Posted on November 13, 2017
When I was a teenager back in the 70's, places like Renfrew did not exist. People didn't talk about eating disorders and mental health, or when they did, they did so very quietly. Now in my mid-50's, I look back and wonder how different my life might have been if my parents could have sent me to a treatment center like Renfrew.
Problems with depression and anxiety started young. I wanted to be the perfect, overachieving daughter, but my life felt like chaos. My parents either didn't or couldn't get me the help I needed, so my life went on and I continued to do all of the things that I was expected to do. To get myself through this, I started restricting my eating. It was numbing. It gave me something to command and focus on. Maybe I could become more invisible in the world, while simultaneously becoming more visible to my parents. It didn't work very well, but I couldn't stop. Eventually the restricting became a way of life.
As I got older and became more physically and mentally compromised, I was involuntarily placed in one hospital after another. I didn't want to be there and I didn't get any better. When I finally got to make a decision for myself, I chose the Renfrew Center in Philadelphia. That was when I learned what it felt like to be heard. The staff listened and understood. I could breathe again. I decided to trust my treatment team and for the first time, cooperate in my recovery.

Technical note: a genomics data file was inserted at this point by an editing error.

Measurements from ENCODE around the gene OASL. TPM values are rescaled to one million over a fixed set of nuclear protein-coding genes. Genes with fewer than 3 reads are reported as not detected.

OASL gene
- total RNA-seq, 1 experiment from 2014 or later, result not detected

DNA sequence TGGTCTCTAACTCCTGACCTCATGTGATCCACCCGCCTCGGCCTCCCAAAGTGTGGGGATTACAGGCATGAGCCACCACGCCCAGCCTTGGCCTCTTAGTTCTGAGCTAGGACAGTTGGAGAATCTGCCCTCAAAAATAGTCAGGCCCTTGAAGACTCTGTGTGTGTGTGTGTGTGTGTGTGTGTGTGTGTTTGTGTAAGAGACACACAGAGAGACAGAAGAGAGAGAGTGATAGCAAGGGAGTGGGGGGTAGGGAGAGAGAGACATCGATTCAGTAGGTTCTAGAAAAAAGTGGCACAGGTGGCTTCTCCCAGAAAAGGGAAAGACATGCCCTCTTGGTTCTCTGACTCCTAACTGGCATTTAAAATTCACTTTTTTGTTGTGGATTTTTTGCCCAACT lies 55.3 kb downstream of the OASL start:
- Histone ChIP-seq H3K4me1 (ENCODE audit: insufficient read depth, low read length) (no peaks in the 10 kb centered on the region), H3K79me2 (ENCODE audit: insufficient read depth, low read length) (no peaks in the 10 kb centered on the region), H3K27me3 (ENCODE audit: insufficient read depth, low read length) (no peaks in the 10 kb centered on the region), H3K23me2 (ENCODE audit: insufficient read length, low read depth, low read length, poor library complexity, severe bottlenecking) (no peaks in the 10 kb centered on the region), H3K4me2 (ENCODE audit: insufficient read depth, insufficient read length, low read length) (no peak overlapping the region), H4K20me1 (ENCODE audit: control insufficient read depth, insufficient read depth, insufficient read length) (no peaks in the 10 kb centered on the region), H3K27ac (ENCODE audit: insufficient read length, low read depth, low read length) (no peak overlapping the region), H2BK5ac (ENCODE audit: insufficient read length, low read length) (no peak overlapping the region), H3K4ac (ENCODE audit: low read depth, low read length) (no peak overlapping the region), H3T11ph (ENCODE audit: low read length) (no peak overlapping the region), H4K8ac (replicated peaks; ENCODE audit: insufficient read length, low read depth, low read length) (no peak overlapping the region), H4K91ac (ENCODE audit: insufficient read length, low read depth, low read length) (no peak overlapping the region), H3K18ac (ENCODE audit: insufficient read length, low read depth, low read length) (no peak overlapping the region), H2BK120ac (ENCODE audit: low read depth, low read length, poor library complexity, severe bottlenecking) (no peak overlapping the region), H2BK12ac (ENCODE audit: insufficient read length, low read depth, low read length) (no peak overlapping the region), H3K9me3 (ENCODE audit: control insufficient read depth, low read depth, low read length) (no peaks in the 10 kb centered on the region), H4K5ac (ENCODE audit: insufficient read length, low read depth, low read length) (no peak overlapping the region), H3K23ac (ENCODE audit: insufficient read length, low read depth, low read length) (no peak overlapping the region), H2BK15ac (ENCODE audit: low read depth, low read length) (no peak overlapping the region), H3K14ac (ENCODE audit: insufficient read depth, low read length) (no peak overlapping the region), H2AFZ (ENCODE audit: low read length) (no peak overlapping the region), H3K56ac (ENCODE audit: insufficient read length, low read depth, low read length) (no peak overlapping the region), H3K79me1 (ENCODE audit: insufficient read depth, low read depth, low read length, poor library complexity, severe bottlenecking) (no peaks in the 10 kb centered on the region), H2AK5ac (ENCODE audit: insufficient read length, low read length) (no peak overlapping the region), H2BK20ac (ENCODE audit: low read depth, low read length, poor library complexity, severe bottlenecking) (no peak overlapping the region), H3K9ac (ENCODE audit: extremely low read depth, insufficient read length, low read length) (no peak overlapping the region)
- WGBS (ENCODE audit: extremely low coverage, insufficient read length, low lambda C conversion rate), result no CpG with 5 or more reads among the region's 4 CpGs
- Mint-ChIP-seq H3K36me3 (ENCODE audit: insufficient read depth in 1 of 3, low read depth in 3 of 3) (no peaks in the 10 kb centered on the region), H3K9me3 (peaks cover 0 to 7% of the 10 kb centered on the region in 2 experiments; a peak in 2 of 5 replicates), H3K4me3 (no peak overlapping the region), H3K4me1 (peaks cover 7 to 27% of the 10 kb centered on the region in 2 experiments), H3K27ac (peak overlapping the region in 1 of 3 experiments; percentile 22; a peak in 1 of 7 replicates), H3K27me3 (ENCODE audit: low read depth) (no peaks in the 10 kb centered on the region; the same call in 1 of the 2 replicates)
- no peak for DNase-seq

I felt whole again after my stay. Life has its ups and downs, though, and a few years later, I chose to return for a "tune up." It took time, but I came to realize that there is no shame in returning to treatment. Recovery is an on-going process.
It has been 6 years since my last stay at Renfrew. One thing Renfrew taught me was that it's okay to live a more relaxed life. I am a dentist, but for now, I put that career on hold. Presently, I work in a local food coop. My current life is multifaceted and includes being in recovery. My life is more calm. I feel okay with being seen. I'm also ready to see the world around me. You can never be too old or too late to be a success story.